Hey Lou Writes

The Grey Matters

My Bones

My Bones

by Melinda Williams

“I’d stop, if I were you.”

Edgar turned slowly. His eyes were open only halfway, and he looked as if he were unable to open them any more. I’m sure he hadn’t slept at all, which might be why he seemed to have more wrinkles than the last time I’d seen him. I could see the change even in the moonlight.

“You,” he whispered.

“Give her to me,” I said. I could hardly stand the sight of his hands touching her.

Edgar’s eyes watered and his lip trembled. “This is all I have left.”

I shook my head and laughed. “You never had anything.”

If you want to know the truth, I wouldn’t talk to Olivia’s dad. I wouldn’t necessarily go running to her lover (or can I still call him that?), either. He won’t tell you the truth about me. Only I can do that. The truth can be boiled down to these three things:

I love Olivia Manning.

She is mine.

She will always be mine.

When I met Olivia, she was wearing a short summer dress with buttons along the front. I began working for the Manning family that summer. I’d just moved to England. I knew no one, save for the aunt I lived with. She had convinced her friends to hire me, the young foreigner. It was my first day, and I was meeting the horses I was to take care of. As I stood and brushed Jay (my favorite horse, though I didn’t know it yet), Olivia ran by me. Her bare feet pounded against the soft grass. She was about to trample the flowers I’d just planted.

She noticed me and stopped. Her brown hair was down and messy, the length of it almost reaching her elbows when her arms were to her sides.

“Oh, hello,” she said. “You must be the gardener. Mum and dad are having you take care of the horses too?” Olivia smiled, and time stopped. I don’t mean that in an exaggerated sense, because I know time stopped for her too. When she held out her hand, I took it. There we stood, stillness around us, for an eternity. I already knew how soft her body was; her hands were an indication of delicacy and warmth. I learned her smell, a perfume-like sweat with a hint of lillies. Her smile was for me, directed at me, and because of me. I made her smile so many times.

I was the one who let go of her hand. I had to, though it seemed she didn’t want to stop the contact of our skin. She looked down at her now empty hand and held it with the other, staring at the palm.

“Yes, gardens and horses both. And you,” I said, “must be Olivia.” Olivia’s father had already spoken of her. He thought we would get along. She didn’t look eighteen. Olivia held herself like a woman, not a teenager.

Olivia smiled and nodded. She tucked her hair behind her ear. The wind blew her dress, and without meaning to I saw more of her tan thighs. I straightened my hat and patted Jay.

“Jay’s my favorite. I’ll ride him someday, but right now Edgar doesn’t want me to. He insists he’s not tame enough.”


“You’ll meet him, I’m sure. He’s always here. He stayed in town for college. To be with me. I assume we’ll marry soon enough.”

My smile faded, and I turned to the horse.

“I think Jay’s my favorite too,” I said.

I took a step toward Edgar. “I wonder… what her father would say.”

“Why can’t you just let me be?” Edgar sounded desperate. “For once?”

“Let you be? Why would I?” I looked down at what he held in his hands. Lovely, even then.

Edgar noticed and took a step away from me. He always, always did the wrong thing. He never learned. “She was afraid of you, you know. I’m surprised you weren’t the cause.”

I had to laugh at poor, naive little Edgar. “She wasn’t afraid of me. She trusted me. Even now, I’m sure she’d want me to make sure she stayed where she belongs.”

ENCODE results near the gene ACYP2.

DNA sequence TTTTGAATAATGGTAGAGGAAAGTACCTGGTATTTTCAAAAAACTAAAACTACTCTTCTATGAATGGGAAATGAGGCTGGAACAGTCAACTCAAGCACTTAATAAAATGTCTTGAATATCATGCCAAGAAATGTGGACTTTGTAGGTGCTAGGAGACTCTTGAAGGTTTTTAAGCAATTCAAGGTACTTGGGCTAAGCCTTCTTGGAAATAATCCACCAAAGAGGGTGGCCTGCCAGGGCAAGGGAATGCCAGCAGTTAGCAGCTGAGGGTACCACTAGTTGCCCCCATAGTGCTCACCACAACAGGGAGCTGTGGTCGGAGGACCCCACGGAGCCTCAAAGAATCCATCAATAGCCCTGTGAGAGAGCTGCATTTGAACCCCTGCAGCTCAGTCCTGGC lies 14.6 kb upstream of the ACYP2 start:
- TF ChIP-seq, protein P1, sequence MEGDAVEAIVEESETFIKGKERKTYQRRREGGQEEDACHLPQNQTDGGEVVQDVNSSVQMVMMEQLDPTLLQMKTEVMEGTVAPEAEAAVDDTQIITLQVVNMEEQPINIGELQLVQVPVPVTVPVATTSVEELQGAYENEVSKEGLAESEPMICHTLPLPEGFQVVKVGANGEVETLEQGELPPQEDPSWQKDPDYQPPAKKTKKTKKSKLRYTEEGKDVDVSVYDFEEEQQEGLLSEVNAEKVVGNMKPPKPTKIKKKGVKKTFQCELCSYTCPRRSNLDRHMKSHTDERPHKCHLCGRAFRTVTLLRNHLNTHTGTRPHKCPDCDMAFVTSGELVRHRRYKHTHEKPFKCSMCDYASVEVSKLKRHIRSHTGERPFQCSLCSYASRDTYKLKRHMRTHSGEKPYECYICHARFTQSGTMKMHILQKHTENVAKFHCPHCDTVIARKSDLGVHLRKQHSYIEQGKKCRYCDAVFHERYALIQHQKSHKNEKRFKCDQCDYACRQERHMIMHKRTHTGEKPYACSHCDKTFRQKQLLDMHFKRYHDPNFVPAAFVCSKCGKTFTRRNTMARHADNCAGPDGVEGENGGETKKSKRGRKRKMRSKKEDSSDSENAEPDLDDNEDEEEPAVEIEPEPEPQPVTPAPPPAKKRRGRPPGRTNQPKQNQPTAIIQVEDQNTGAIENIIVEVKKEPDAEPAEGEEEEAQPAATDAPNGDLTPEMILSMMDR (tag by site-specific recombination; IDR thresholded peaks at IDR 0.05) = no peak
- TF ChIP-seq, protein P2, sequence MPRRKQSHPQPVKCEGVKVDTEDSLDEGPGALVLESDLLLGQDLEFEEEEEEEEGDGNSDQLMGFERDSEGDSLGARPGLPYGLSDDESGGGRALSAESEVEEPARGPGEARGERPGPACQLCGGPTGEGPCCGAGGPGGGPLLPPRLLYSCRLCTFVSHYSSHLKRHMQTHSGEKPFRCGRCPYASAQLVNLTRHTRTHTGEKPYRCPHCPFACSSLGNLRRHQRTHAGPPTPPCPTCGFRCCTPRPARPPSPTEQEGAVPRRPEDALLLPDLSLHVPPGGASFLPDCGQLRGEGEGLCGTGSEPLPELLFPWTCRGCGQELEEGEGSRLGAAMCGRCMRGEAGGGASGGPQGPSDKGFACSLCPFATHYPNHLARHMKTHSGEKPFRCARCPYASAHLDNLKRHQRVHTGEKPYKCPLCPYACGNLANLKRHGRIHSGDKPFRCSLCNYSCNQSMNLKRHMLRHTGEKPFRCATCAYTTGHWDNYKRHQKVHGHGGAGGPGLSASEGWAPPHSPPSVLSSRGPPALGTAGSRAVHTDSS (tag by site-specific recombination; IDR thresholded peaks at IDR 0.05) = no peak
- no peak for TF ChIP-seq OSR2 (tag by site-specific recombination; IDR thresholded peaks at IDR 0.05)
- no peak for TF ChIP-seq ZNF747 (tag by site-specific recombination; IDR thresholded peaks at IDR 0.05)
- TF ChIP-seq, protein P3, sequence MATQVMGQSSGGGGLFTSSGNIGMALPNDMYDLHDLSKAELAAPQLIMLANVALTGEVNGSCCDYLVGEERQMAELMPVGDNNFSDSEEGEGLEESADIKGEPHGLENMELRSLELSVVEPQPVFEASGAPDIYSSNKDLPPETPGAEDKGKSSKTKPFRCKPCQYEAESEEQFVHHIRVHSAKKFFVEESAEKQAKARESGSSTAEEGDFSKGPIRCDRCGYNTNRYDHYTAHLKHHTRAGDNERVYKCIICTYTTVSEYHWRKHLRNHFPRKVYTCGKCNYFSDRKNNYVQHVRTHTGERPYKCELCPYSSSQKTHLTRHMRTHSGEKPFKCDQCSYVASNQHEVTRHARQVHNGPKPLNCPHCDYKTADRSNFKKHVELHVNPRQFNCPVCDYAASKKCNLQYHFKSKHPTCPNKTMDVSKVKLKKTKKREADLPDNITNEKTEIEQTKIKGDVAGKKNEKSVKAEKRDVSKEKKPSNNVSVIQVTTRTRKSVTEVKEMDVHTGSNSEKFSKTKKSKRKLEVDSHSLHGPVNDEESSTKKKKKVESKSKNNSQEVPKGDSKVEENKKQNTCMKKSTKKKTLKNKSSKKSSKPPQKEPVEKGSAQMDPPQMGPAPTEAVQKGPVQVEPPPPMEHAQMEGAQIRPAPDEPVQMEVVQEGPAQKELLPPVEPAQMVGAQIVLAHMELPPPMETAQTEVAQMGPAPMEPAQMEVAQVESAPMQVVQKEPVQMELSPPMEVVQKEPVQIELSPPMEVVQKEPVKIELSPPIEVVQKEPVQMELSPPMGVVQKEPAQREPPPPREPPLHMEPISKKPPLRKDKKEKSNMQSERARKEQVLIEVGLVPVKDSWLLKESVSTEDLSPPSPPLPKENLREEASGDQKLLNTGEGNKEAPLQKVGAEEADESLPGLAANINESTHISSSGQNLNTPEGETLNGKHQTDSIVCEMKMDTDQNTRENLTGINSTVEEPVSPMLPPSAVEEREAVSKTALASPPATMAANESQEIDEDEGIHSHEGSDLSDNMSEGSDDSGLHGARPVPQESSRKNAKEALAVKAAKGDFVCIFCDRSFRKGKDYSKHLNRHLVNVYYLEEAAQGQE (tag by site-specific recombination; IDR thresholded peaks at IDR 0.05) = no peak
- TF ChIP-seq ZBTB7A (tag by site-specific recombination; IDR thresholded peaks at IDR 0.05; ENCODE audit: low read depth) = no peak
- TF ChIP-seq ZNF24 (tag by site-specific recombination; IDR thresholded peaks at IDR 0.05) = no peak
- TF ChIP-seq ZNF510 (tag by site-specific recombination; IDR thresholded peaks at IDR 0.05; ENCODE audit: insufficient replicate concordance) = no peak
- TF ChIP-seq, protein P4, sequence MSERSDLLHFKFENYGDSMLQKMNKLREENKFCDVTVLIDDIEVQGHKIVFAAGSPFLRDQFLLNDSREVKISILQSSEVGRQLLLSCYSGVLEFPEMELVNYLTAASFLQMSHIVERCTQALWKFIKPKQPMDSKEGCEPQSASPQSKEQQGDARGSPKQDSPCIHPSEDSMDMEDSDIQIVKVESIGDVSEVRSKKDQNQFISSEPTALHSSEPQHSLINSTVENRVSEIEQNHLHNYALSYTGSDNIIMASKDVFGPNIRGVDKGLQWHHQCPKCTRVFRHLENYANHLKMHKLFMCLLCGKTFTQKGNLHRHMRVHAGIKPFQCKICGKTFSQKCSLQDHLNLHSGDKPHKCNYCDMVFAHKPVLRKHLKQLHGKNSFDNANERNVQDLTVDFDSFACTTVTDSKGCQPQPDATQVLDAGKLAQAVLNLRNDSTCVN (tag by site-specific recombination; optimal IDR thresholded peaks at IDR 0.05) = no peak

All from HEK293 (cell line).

“Why are you out here?”

“I’ve hardly left.” I pointed to the hill where I’d slept each night. I felt more at peace that way. “I have to take care of her.”

Let me do this,” Edgar said through clenched teeth.

“But you can’t.”

A bead of persperation rolled down the side of his head.

“I know where you’re going. I’m sure her father would love to know.”

“You wouldn’t.”

“I would. We both know how much he already despises you. It’ll be easy to convince him.” I took three large steps toward him, daring him with my eyes to back away again.

I’d spent far too much time around Edgar and Olivia. Always, it was that way.

Edgar and Olivia.

Edgar and Olivia.

Edgar and Olivia.

All I did was garden and spend time with Jay. The horse was just like me. We both didn’t fit in with others of our kind. We each had only one who understood us. I understood Jay. Olivia understood me. I could tell whenever she waved at me from across the grass. Whenever she included me in conversation during the family dinners I was invited to. Jay and I also had only one action that infuriated us. Jay reared up each time I whistled. I saw red whenever Edgar led Olivia past me without so much as a hello.

It was the rare occasion, like the first day I met her, that I saw Olivia alone. But when I did, she would talk to me for hours. Her smile became genuine. I hardly minded when she spoke of Edgar. After not hearing her speak at all, the words she said didn’t matter. I’d lie down under the shade and listen to her go on and on about anything.

The day she confided in me, I wanted to cradle her head in my lap. I wanted to keep her from the misery that was sure to come. I felt murder in my hands but instead used that energy to hold sweet Olivia.

She held my hand, and again time stopped. The leaf falling from the tree floated right over our heads. The bird in a nearby tree was silent. Suddenly, the air was still. Neither of us let go this time.

“I- I have to tell you something. Oh, it’s awful! I have to tell someone or I’ll explode.” She looked so young that day. Her freckles stood out in the sunlight, and her hair was braided.

“You can tell me, Olivia. You can tell me anything.” I squeezed her hand.

“Oh my god,” she said. “I don’t know if I can say it.”

“Go ahead.”

“I began to feel funny. I’ve never felt this way before. I’ve been sick almost every day. I can hardly be around poor Edgar without screaming at him over some silly thing. And then—” She blushed. “I skipped a month. You know. I realized it. I realized I’m pregnant.”

Instantly, I knew what I had to do. But first, I knew Olivia’s father must know.

“Please say something!”

“Shh…” I said, wrapping my arms around her. “It’ll all be okay. It’ll all sort itself out—”